While biography and spirituality closely link Leo XIII and John Paul II, it is in their teaching that the similarities are most obvious. Separated by a century, Leo and John Paul seem to look out at the world through the same window.

Leo wrote some eighty-five encyclicals, most of them fairly brief. The style of the time was to get more involved in practical problems, and so one finds Leo addressing himself to the spread of Asiatic cholera in Italy ( Superiore Anno, 1884), dueling in the Germanic countries ( Pastoralis Officii, 1891), and the government regulation of Catholic schools in Manitoba ( Affari Vos, 1897). Nonetheless, in reading his considerable output today, it is remarkable how often one finds themes later echoed by John Paul II.

In Caritatis (1894), Leo addresses himself to the bishops of Poland, availing himself of a “delightful opportunity to congratulate the Polish nation on the glory of their ancestral faith, which lives vigorously despite so many and such difficult trials.” Leo addressed many encyclicals to national hierarchies, but that he would do so to the Poles is notable, for there was no Poland on the European map in 1894. Yet Leo recognized that the Polish nation was a religious reality before it was a geopolitical one, a point that John Paul himself would make on his epic 1979 pilgrimage to Poland, declaring that “without Christ it is impossible to understand the history of Poland.” John Paul’s remark that Poland was a “land of particularly responsible witness” could have come from Leo.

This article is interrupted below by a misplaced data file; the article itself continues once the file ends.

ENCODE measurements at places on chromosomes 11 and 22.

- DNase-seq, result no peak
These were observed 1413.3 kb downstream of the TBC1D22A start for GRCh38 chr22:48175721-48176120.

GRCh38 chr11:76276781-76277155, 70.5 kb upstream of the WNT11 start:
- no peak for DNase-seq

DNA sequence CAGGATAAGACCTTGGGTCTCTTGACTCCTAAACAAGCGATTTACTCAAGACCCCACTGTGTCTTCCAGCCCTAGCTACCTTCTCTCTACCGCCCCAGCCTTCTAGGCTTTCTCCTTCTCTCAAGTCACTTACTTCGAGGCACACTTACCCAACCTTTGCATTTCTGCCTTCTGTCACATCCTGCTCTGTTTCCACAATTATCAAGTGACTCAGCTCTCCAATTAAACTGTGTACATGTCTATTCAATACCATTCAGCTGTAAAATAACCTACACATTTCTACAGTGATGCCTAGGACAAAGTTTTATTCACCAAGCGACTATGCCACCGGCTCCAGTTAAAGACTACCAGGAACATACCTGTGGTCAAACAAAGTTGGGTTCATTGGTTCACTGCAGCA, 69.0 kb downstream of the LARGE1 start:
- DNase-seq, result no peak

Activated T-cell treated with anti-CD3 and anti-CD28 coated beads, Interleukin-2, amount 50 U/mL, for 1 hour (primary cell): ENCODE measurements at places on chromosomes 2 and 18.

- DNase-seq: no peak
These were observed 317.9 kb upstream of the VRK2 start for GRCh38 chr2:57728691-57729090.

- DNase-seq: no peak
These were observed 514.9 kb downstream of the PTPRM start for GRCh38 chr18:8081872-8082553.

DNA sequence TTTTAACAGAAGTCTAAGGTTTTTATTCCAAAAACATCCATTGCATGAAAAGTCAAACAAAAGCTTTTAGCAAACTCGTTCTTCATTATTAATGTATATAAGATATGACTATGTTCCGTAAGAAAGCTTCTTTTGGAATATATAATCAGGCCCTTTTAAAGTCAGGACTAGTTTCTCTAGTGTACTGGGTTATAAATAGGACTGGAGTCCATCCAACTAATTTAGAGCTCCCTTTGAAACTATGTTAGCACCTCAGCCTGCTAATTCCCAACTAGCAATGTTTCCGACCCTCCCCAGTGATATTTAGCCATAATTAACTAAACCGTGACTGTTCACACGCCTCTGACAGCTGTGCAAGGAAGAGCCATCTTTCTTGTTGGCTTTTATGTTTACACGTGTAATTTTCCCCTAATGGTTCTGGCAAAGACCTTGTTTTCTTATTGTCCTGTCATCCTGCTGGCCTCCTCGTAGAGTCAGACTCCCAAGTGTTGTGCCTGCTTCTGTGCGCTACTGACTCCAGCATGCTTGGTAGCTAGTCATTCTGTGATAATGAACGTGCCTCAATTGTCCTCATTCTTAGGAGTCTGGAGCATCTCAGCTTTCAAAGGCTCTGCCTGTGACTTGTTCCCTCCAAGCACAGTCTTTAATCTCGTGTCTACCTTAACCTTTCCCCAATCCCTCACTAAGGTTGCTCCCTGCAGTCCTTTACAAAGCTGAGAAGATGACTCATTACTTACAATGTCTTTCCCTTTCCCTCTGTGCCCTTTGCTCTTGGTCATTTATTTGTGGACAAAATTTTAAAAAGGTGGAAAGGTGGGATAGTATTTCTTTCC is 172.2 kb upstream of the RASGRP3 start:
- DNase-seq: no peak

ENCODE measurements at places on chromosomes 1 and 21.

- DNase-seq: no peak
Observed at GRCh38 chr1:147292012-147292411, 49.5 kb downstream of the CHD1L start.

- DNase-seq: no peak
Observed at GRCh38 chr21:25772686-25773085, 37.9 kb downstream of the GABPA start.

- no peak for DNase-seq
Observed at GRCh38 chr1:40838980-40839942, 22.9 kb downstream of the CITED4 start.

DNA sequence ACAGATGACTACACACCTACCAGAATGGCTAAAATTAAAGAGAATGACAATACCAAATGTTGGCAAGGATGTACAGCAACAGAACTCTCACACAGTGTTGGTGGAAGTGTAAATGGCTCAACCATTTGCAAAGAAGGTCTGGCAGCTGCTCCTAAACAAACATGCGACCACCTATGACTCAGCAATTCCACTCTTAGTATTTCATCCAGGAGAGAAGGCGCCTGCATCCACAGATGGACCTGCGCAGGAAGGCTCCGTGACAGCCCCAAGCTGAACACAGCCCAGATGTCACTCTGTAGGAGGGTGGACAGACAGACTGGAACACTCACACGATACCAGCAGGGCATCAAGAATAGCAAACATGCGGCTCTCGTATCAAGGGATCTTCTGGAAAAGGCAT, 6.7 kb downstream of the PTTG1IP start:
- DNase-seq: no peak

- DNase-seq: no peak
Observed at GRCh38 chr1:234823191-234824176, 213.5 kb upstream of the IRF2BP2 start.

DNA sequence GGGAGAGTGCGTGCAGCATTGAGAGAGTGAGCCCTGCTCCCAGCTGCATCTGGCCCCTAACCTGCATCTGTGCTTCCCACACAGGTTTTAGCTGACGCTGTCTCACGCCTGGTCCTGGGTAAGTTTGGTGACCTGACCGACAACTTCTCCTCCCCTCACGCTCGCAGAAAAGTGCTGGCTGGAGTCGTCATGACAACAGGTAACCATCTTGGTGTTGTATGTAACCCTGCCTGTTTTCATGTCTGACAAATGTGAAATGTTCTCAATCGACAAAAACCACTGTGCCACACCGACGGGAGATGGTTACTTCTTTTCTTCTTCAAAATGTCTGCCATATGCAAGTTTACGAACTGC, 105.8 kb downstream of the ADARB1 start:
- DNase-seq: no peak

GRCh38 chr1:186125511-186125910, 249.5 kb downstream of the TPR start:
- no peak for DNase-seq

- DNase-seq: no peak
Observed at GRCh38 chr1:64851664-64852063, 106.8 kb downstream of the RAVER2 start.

With his eyes turned eastward, Leo XIII extended the feast of Sts. Cyril and Methodius to the whole Church ( Grande Munus, 1880), in order to “thank the Slavic peoples and to effect a common benefit for them.” In 1985, John Paul II would elevate the brother evangelists to the status of patron saints of all Europe, along with St. Benedict ( Slavorum Apostoli).

There are other noteworthy similarities. In 1892 ( Quarto Abeunte Saeculo), Leo XIII celebrated the fourth centenary of Columbus’ voyage as the mission of a man who, “not unmoved” by human ambitions, sought above all to “open a way for the gospel over new lands and seas.” Notwithstanding the temper of a more politically correct time, John Paul would celebrate the fifth centenary in exactly the same spirit.

John Paul’s understanding of and affection for the United States have led some to call him, only half in jest, the first “American” pope. Leo saw the potential across the seas toward the end of his pontificate, when he wrote that while “all the nations which were Catholic for many centuries give cause for sorrow,” the state of the Church in the United States “cheers our heart and fills it with delight” ( In Amplissimo, 1902). He praises the American constitutional system for doing nothing “to restrain [the Catholic Church] in its just liberty.”